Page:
Busier than a one-legged man in an ass kickin' contest!
That's all good though. It gives me more experience dealing with the trials and tribulations of restaurant ownership so that one day, when I finally grow a pair, I too can open a restaurant and, if the gods are smiling upon me, be successful with it.
I went to Kellari for dinner with friends on Friday. We were treated warmly and the dinner was nice. We got the chef's selection, which was $45.00/per person. It included plates to share for the table. Very nice.
That same day, I was lucky enough to enjoy a lunch with one of my friends at Bourbon Steak. This restaurant in the Four Seasons in G-Town has it down.

A trio of duck-fat fries. Generally, duck-fat fries are limp and greasy, but here Mr. Mina has figured it out. Very crisp, nice presentation, and nice dipping options.
This was my flat-iron steak. Very tasty.

This was a tough call here. Was the burger better than the steak? It was close. The burger had some very nice flavors to it and was prepared perfectly. Cave-aged cheddar, tasty beef. Yum. Was it broiled in butter a la Mina? I'm not sure, and probably don't want to know in any event.
Anyhow, thanks for reading. Help the country eat its' way out of the recession! Dine often.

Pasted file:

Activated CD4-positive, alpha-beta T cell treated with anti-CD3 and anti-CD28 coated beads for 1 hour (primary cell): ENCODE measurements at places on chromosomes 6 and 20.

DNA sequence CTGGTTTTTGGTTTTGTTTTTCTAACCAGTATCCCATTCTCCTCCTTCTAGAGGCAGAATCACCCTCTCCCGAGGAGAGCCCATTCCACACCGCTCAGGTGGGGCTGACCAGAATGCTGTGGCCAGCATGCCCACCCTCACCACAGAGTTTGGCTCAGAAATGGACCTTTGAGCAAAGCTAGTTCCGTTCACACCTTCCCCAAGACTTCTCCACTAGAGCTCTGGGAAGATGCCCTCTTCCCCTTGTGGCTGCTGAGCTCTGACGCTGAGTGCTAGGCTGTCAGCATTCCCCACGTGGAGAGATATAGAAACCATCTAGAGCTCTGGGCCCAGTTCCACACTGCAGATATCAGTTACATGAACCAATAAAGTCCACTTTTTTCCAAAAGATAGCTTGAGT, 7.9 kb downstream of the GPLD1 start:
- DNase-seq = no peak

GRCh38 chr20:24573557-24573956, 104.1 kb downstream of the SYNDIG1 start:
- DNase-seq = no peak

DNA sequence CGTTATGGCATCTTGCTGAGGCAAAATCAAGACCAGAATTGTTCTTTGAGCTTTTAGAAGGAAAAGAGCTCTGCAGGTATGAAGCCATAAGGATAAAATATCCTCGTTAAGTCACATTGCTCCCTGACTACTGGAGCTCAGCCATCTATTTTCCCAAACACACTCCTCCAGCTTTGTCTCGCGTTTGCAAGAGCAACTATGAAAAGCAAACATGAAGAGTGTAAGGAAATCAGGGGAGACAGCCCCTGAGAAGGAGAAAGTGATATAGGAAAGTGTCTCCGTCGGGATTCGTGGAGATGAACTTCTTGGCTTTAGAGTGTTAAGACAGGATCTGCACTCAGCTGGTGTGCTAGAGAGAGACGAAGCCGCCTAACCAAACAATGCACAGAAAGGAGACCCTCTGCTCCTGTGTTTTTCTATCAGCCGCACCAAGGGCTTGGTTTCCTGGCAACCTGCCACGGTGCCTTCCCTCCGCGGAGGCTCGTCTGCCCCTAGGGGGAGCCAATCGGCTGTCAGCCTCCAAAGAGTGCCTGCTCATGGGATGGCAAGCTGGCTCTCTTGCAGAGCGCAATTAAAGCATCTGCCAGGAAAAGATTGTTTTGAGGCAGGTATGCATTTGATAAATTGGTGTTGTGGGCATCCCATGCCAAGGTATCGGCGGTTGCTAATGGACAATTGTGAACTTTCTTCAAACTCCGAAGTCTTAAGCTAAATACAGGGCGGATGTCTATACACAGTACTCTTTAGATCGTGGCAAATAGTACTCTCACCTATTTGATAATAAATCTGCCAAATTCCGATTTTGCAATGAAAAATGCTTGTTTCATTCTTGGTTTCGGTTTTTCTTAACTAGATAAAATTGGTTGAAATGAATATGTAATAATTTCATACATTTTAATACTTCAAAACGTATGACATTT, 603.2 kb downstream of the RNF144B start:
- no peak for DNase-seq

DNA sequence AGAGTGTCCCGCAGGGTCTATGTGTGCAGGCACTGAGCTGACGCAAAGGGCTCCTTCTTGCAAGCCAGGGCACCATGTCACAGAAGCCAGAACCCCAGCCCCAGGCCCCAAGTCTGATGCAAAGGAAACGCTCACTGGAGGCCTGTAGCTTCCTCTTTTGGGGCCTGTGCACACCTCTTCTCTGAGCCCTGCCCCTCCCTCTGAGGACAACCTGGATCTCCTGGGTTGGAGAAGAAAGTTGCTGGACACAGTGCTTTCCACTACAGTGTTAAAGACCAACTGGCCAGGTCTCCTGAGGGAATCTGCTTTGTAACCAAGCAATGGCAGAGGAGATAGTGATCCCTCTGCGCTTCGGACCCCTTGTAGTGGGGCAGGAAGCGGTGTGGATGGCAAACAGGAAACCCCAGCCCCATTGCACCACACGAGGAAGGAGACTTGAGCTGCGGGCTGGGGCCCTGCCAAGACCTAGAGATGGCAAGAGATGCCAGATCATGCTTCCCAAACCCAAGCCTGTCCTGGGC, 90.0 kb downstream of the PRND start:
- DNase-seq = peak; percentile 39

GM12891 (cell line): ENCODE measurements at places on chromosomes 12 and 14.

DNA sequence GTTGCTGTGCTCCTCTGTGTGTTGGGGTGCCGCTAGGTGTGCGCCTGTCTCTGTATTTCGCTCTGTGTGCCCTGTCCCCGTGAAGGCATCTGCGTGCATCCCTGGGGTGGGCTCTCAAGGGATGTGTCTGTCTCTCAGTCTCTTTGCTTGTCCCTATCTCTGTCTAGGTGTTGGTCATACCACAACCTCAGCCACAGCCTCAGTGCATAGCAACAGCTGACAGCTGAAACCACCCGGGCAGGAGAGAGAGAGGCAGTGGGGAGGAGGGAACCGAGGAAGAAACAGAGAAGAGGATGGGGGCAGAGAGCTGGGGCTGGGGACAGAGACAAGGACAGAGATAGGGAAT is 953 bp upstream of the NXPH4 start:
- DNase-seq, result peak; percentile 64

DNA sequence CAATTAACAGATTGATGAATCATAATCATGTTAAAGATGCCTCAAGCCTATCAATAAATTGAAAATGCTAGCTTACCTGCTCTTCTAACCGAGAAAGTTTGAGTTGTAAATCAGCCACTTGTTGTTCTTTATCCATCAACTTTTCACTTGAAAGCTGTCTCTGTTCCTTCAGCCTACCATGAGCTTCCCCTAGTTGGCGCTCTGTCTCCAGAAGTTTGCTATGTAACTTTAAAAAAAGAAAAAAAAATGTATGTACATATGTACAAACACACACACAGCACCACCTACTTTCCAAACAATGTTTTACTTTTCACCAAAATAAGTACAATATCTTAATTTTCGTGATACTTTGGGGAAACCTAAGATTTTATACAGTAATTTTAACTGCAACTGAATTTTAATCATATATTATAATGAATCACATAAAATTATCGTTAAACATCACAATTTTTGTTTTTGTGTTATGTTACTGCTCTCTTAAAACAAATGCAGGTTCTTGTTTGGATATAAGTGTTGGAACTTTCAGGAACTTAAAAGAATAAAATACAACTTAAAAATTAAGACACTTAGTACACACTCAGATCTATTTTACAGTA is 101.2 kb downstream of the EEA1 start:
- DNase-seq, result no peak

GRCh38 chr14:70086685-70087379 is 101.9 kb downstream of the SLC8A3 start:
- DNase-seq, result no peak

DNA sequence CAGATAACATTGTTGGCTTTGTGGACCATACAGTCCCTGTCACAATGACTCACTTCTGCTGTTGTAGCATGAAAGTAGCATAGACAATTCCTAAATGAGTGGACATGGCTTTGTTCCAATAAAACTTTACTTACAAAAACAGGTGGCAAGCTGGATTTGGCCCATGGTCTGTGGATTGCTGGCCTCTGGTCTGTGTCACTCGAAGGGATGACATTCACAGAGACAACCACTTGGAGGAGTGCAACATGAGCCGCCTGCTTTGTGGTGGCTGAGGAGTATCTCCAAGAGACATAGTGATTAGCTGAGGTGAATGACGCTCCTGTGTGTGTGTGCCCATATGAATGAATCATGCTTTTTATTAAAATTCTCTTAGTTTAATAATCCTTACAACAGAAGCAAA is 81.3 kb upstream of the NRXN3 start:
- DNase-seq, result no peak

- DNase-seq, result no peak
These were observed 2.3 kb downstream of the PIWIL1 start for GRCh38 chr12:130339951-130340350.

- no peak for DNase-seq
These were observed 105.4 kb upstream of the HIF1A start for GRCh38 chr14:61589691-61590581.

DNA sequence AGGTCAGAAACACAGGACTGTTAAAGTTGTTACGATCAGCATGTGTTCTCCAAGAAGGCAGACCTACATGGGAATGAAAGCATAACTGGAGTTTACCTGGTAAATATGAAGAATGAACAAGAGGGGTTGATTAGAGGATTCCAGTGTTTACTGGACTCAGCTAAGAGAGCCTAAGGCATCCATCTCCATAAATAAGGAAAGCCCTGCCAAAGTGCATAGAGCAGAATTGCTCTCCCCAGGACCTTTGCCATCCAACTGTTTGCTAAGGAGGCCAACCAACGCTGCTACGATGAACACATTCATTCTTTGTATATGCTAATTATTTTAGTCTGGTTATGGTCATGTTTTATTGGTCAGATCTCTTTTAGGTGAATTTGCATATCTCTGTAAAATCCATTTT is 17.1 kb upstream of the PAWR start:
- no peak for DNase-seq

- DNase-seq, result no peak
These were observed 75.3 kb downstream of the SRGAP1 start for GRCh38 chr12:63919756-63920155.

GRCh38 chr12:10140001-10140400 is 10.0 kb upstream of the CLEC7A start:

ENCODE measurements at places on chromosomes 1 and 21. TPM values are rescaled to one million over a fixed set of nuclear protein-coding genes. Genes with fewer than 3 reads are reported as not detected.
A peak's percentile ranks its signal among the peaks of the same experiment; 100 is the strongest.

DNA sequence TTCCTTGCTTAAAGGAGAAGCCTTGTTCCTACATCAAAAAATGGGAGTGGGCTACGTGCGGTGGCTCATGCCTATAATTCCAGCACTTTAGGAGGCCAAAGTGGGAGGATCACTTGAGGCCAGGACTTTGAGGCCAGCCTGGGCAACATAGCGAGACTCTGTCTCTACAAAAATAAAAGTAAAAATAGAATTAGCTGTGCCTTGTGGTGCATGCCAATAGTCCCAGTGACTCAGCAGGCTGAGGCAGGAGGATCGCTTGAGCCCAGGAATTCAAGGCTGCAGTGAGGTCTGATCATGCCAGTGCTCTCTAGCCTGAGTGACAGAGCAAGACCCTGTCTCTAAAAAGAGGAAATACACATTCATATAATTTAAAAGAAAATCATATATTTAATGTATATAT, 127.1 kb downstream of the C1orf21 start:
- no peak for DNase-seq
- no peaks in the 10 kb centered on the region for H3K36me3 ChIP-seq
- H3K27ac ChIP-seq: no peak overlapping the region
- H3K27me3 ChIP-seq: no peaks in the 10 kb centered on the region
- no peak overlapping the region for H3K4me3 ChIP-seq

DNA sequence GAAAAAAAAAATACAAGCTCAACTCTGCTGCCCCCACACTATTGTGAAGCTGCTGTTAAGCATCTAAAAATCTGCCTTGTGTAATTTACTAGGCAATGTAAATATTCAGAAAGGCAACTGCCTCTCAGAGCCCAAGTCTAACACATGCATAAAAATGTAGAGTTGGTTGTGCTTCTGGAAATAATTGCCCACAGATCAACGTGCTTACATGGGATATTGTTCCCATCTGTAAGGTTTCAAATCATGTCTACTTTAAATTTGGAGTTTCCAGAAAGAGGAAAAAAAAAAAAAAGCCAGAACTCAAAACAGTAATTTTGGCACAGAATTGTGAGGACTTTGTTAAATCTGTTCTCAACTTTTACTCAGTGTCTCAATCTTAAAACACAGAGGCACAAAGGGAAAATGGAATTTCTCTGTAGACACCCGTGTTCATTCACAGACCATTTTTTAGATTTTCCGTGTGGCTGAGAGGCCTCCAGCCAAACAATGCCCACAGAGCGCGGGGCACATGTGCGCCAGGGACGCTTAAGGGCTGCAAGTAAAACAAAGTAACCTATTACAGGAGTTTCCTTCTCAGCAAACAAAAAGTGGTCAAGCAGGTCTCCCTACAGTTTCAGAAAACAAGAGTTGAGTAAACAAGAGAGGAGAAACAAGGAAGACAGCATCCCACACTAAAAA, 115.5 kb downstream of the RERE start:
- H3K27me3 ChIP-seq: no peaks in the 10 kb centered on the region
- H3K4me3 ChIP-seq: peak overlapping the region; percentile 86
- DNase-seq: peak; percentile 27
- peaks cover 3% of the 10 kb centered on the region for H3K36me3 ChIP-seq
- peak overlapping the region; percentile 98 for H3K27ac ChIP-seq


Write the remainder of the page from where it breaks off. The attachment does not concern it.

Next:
Until next time...

Saturday, October 17, 2009

Looking for the freshest seafood this side of Crete? Try Kellari

Stavros Aktipis is the man from Manhattan with his eye on the prize of having the freshest seafood in DC.
He took over the old Restaurant K by Allison Swope at 1700K St. N.W.
His crew got the place finished very tastefully in record time. Nice fixtures and warm, cozy touches abound.
Stavros himself is a family man who loves to have kids in his restaurant. He says kids make him feel lucky and invulnerable, like nothing bad can happen when his family is around. Nice guy.
Anyhow, on to the food! I only tasted a couple of dishes as I already had plans that night, but what I had and saw was good. This is a view of the fish display. You choose what fish you want, order it by the pound, tell them how you want it prepared, and it's done family-style. You can order a couple of whole fish or shellfish for the family.
The light was a little dim, but as you can tell here it's very cozy. I like the cut-outs with the Greek words that are back-lit. Not sure what they mean, but it's nice looking.

Stavros and me. I deal with a lot of restaurant owners in my line of work and I have to say that he is one of the nicer guys I've met. He's above-board and does what he says he's going to do. At the end of the day that's what you're left with. Did you keep your committments or not?

This is the flaming cheese. Pretty fuzzy picture, but the waiter was about to dowse it with lemon juice to put it out so I was in a hurry.

These are the sardines, grilled simply and quickly with lemon, olive oil, and parsley. Crispy on the outside, tender and flaky on this inside.